NASHVILLE, TENNESSEE (AP) — With federal officials having identified the man believed to be behind Nashville’s December 25 bombing, authorities now turn to the monumental task of piecing together the motive behind the explosion that severely damaged dozens of downtown buildings and injured three people.
While officials on Sunday named Anthony Quinn Warner, 63, as the man behind the mysterious explosion in which he was killed, the motive has remained elusive.
“These answers won’t come quickly and will still require a lot of our team’s efforts,” FBI Special Agent Doug Korneski said at a Sunday news conference. “Though we may be able to answer some these questions as our investigation continues, none of those answers will be enough by those affected by this event.”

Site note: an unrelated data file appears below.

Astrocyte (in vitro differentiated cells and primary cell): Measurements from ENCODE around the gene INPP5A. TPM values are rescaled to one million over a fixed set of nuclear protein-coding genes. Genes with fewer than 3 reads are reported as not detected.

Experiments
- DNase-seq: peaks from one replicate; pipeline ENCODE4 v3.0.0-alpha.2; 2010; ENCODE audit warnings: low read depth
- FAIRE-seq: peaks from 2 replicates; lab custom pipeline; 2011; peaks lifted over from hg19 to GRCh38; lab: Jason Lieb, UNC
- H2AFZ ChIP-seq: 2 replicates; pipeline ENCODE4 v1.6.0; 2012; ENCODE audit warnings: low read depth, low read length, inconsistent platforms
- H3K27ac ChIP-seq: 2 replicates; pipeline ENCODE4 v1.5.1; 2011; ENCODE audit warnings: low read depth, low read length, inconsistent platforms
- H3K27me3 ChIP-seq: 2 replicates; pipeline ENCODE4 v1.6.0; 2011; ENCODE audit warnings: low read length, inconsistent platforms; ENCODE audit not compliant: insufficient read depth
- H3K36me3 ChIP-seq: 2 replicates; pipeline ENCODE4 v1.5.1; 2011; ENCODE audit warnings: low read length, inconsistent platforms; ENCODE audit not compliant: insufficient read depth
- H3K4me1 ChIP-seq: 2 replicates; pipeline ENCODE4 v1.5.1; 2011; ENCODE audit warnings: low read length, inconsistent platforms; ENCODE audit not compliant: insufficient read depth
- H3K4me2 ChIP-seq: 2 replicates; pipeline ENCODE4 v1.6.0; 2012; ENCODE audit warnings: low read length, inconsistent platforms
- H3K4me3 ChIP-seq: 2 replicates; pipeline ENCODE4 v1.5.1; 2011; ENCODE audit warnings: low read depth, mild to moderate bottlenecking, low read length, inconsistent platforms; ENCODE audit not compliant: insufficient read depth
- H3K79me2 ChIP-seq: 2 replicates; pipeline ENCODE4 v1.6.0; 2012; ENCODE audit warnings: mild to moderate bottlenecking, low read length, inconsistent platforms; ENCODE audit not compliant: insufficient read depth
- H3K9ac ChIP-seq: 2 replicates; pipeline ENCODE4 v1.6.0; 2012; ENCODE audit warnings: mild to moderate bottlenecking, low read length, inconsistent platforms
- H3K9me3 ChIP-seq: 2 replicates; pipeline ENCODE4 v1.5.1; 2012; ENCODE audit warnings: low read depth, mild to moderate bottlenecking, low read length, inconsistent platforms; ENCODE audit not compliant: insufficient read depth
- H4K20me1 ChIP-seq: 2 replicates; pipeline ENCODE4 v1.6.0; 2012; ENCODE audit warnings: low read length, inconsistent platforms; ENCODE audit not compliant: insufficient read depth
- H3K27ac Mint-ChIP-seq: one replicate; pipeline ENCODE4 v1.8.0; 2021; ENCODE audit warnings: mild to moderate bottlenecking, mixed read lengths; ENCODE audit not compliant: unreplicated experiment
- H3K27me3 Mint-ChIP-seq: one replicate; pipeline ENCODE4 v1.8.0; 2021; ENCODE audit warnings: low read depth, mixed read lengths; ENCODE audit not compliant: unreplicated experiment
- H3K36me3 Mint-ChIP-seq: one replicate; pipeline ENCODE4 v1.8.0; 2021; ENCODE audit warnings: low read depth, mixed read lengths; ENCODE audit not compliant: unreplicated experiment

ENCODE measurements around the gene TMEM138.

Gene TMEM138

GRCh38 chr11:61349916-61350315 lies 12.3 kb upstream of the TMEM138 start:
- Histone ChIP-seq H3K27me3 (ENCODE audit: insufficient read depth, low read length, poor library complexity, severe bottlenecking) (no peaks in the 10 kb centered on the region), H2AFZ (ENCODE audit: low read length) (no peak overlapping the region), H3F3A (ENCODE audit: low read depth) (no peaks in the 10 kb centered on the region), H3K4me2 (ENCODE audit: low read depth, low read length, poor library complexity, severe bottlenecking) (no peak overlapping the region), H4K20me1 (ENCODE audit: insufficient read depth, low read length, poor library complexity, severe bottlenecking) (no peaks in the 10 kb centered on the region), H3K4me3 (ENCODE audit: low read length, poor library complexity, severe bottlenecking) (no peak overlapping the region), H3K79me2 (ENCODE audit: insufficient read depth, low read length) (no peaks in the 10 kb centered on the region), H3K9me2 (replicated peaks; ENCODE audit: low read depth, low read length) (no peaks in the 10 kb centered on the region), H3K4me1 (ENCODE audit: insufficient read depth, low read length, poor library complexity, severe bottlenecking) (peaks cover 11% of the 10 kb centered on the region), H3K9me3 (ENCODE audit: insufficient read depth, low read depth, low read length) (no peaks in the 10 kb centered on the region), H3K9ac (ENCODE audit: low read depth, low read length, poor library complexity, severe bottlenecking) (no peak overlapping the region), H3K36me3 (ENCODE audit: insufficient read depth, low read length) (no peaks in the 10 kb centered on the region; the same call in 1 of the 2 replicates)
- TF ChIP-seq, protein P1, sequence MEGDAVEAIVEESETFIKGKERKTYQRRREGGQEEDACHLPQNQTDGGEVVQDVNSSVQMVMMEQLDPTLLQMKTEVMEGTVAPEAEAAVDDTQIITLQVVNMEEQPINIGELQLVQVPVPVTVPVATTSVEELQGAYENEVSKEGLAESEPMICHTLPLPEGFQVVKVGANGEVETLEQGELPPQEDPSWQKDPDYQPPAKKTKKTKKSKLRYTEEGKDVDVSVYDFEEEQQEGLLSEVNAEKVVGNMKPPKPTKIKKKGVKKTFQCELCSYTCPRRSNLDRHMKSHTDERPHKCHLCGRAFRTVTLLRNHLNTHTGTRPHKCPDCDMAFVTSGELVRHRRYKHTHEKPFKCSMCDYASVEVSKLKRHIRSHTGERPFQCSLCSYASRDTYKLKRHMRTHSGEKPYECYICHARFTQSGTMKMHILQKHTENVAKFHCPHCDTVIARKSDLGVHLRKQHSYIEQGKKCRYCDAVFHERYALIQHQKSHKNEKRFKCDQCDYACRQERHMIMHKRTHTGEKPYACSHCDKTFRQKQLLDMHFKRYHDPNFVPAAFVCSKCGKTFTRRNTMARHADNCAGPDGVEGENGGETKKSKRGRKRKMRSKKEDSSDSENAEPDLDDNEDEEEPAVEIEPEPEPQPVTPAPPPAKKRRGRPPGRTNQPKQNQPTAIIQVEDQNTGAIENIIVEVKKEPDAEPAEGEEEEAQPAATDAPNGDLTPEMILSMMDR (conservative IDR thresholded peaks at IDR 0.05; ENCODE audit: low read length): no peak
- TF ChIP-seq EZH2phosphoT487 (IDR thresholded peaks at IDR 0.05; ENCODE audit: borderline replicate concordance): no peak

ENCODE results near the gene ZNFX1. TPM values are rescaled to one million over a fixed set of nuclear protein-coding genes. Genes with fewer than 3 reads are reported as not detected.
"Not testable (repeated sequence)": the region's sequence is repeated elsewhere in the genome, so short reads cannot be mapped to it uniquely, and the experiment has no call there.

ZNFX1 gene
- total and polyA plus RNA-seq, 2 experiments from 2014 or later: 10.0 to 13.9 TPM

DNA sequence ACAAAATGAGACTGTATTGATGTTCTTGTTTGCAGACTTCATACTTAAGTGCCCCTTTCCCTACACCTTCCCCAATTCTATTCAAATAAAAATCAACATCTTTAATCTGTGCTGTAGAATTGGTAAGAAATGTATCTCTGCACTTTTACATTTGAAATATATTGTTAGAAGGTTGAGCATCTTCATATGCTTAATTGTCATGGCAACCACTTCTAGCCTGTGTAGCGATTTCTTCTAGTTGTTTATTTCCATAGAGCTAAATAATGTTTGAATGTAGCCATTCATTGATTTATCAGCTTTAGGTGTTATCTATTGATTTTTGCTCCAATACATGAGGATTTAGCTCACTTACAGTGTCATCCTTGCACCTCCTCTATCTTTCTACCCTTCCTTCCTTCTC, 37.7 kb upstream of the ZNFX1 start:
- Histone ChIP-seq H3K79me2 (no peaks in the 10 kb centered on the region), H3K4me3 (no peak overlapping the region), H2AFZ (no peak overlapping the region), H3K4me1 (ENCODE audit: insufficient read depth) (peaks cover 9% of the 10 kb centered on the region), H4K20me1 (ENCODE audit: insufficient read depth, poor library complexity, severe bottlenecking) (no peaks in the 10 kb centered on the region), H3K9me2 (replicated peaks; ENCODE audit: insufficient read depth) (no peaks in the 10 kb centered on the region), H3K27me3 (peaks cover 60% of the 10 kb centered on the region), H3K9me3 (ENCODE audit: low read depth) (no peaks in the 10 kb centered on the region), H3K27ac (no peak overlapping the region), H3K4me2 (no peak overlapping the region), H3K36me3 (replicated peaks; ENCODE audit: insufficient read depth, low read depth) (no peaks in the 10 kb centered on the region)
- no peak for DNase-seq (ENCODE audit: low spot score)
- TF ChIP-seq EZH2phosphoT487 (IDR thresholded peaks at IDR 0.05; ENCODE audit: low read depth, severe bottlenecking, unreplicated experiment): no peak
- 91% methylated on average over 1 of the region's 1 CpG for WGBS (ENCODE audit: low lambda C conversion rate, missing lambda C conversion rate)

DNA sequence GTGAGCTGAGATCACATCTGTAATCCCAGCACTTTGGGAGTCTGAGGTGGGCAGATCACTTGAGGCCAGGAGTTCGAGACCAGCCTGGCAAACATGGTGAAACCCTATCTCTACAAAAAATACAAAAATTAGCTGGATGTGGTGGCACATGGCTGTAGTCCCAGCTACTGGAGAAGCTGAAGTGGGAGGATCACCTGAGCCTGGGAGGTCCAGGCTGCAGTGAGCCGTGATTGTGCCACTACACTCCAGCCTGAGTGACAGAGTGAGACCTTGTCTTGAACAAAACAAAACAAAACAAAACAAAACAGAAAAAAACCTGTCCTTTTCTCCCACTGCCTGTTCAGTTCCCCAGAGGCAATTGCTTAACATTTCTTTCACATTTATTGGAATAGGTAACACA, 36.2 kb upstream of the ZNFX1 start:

In just a few days, hundreds of tips and leads have been submitted to law enforcement agencies. Yet thus far, officials have not provided information on what possibly drove Warner to set off the explosion.
Director of the Tennessee Bureau of Investigation David Rausch told reporters on Sunday that Warner had not been on the radar before December 25.
Furthermore, officials have not provided insight into why Warner selected the particular location for the bombing, which damaged an AT&T building and continued to wreak havoc on cellphone service and police and hospital communications in several Southern states as the company worked to restore service.
Forensic analysts were reviewing evidence collected from the blast site to try to identify the components of the explosives as well as information from the United States (US) Bomb Data Centre for intelligence and investigative leads, according to a law enforcement official who said investigators were examining Warner’s digital footprint and financial history, as well as a recent deed transfer of a suburban Nashville home they searched.
The official, who was not authorised to discuss an ongoing investigation and spoke to The Associated Press (AP) on condition of anonymity, said federal agents were examining a number of potential leads and pursuing several theories, including the possibility that the AT&T building was targetted.